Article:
Elgar Events Refused Arts Council Support
For an organization noted for giving financial support to a man walking around East Anglia with a pole on his head, and another kicking an empty curry carton down a street, its refusal to stump up funds for the 150th anniversary of the birth of Sir Edward Elgar should come as no surprise.
The English Arts Council exists after all within the cosy, politically-correct confines of the current British public sector. Maybe they should reflect that Elgar came from very humble origins and pulled himself up by his bootstraps by teaching himself composing.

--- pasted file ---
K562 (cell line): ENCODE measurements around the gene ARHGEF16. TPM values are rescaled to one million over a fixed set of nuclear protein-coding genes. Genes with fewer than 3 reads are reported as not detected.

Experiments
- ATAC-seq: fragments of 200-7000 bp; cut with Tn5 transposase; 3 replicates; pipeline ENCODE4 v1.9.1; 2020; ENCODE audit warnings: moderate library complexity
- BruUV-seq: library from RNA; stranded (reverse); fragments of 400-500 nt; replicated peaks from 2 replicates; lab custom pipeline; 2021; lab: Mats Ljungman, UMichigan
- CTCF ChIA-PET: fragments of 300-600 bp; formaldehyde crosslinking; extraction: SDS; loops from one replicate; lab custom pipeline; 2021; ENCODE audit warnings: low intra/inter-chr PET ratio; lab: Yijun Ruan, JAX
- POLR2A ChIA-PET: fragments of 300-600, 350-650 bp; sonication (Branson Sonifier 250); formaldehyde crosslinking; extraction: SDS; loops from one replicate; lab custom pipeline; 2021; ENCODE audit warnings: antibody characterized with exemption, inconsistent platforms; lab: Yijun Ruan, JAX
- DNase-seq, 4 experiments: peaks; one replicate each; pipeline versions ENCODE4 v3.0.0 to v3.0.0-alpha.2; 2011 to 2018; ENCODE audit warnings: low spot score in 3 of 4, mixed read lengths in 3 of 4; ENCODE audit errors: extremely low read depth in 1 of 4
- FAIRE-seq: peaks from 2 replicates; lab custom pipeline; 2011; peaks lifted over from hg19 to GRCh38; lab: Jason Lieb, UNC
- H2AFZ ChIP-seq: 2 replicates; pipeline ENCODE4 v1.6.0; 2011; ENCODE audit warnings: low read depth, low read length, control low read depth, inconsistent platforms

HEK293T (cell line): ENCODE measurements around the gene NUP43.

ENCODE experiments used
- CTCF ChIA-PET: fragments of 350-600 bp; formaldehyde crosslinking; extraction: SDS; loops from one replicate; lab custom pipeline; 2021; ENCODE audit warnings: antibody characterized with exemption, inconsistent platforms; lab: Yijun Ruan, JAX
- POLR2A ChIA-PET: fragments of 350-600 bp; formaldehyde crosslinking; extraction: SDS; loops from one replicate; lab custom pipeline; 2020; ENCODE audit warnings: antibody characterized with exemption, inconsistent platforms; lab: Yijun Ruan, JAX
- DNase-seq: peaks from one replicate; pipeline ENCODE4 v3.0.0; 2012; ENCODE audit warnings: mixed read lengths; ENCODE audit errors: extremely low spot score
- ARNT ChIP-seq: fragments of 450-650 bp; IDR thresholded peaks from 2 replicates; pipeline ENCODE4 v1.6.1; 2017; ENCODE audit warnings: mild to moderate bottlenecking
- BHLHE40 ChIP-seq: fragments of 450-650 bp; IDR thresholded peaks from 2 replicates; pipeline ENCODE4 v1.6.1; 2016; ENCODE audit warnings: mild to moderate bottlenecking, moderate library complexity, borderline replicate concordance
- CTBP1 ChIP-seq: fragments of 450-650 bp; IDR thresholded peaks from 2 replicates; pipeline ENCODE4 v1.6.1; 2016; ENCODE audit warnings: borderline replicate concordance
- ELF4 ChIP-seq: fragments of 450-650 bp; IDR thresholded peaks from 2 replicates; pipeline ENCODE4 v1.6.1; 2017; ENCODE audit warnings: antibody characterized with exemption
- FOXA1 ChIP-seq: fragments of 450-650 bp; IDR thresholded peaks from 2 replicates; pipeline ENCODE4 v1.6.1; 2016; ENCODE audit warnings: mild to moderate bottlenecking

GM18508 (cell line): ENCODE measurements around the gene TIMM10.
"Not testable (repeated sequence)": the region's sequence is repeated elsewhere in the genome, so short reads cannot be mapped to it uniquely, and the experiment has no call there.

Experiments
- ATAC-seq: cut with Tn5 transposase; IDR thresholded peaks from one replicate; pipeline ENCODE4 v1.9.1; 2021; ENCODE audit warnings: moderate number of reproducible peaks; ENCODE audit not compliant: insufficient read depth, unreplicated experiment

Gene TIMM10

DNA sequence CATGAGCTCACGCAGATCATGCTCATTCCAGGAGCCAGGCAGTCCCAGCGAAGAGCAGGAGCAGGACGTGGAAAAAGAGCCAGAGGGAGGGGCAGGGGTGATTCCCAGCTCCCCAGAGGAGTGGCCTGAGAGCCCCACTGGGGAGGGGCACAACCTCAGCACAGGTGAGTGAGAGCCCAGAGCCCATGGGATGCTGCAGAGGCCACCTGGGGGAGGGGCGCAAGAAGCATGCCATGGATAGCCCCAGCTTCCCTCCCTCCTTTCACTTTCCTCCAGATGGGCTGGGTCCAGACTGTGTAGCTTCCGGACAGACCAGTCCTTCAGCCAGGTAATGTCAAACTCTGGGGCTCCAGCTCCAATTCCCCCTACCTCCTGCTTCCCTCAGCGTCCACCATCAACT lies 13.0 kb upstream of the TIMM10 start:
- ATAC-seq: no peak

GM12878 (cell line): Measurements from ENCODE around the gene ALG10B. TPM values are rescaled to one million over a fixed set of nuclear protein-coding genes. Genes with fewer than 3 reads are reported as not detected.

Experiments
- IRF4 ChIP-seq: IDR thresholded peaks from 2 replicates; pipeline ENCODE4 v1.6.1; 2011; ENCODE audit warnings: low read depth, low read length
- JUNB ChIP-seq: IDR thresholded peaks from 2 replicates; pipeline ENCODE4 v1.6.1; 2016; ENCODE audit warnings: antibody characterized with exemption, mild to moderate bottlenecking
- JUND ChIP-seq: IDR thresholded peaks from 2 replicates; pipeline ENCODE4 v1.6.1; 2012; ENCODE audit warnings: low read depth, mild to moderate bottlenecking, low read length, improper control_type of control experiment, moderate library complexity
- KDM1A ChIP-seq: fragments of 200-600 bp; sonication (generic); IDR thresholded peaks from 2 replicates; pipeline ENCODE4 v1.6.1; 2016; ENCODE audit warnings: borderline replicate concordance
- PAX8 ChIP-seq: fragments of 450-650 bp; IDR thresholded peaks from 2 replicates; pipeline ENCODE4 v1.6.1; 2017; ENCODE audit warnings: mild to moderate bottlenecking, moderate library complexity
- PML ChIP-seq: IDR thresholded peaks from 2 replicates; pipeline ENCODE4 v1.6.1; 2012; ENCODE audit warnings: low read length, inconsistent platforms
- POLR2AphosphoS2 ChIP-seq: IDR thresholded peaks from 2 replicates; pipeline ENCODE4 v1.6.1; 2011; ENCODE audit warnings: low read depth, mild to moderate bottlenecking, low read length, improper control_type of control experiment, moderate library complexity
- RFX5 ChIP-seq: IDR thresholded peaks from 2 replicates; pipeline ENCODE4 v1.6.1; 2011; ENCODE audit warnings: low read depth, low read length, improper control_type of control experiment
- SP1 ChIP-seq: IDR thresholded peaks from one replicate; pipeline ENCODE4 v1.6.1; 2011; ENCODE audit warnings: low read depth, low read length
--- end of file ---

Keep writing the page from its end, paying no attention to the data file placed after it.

Mainly known for the Pomp and Circumstance Marches, Elgar was born in 1857 in Lower Broadheath near Malvern. His links with nearby Birmingham were celebrated with an anniversary concert at the Symphony Hall in April.
The Dream of Gerontius will also be performed by the City of Birmingham Symphony Orchestra in another concert in June.
Elgar helped found the orchestra which began its Elgar celebrations in March with a performance of his cello concerto.
Elgar died in 1934, which also saw the death of two other great English composers — Gustav Holst and Frederick Delius.